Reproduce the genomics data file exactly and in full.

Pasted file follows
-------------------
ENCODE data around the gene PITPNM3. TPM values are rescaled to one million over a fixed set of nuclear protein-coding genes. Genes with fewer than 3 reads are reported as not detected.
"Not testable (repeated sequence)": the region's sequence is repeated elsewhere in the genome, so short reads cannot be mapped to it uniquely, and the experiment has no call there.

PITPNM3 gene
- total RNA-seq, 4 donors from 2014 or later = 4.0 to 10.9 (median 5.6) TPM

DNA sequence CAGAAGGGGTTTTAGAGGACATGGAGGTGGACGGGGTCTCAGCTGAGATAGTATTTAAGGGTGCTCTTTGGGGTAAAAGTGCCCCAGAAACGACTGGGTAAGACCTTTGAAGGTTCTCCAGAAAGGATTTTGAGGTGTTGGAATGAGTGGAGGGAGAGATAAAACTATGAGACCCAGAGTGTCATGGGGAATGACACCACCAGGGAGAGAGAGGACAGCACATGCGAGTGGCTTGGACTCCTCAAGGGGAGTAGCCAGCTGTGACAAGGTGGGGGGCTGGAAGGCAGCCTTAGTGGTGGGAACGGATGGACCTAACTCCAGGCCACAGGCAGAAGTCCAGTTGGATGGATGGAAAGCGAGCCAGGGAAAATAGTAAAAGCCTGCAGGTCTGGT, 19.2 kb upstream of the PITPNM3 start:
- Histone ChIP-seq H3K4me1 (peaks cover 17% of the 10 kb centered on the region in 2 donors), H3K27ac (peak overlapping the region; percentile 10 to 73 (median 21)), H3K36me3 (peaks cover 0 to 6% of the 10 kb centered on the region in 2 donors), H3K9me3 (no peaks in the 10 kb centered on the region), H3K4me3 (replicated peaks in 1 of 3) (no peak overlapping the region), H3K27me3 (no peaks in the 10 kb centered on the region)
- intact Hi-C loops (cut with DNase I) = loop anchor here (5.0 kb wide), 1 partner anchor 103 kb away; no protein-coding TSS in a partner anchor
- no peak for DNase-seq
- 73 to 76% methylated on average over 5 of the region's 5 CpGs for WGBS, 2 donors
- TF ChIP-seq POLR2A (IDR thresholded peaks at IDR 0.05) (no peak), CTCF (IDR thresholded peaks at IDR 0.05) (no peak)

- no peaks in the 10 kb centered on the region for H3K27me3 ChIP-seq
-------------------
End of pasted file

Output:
ENCODE data around the gene PITPNM3. TPM values are rescaled to one million over a fixed set of nuclear protein-coding genes. Genes with fewer than 3 reads are reported as not detected.
"Not testable (repeated sequence)": the region's sequence is repeated elsewhere in the genome, so short reads cannot be mapped to it uniquely, and the experiment has no call there.

PITPNM3 gene
- total RNA-seq, 4 donors from 2014 or later = 4.0 to 10.9 (median 5.6) TPM

DNA sequence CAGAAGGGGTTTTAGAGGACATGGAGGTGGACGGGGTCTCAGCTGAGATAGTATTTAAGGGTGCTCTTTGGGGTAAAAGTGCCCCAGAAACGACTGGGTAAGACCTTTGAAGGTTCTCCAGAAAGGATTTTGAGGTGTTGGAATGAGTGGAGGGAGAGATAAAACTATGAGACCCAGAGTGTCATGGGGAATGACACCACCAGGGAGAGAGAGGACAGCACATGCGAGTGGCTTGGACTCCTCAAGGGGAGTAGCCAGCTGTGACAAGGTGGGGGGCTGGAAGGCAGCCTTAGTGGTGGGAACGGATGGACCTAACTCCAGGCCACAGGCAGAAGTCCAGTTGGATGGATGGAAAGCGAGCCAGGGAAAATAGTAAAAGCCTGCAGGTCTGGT, 19.2 kb upstream of the PITPNM3 start:
- Histone ChIP-seq H3K4me1 (peaks cover 17% of the 10 kb centered on the region in 2 donors), H3K27ac (peak overlapping the region; percentile 10 to 73 (median 21)), H3K36me3 (peaks cover 0 to 6% of the 10 kb centered on the region in 2 donors), H3K9me3 (no peaks in the 10 kb centered on the region), H3K4me3 (replicated peaks in 1 of 3) (no peak overlapping the region), H3K27me3 (no peaks in the 10 kb centered on the region)
- intact Hi-C loops (cut with DNase I) = loop anchor here (5.0 kb wide), 1 partner anchor 103 kb away; no protein-coding TSS in a partner anchor
- no peak for DNase-seq
- 73 to 76% methylated on average over 5 of the region's 5 CpGs for WGBS, 2 donors
- TF ChIP-seq POLR2A (IDR thresholded peaks at IDR 0.05) (no peak), CTCF (IDR thresholded peaks at IDR 0.05) (no peak)

- no peaks in the 10 kb centered on the region for H3K27me3 ChIP-seq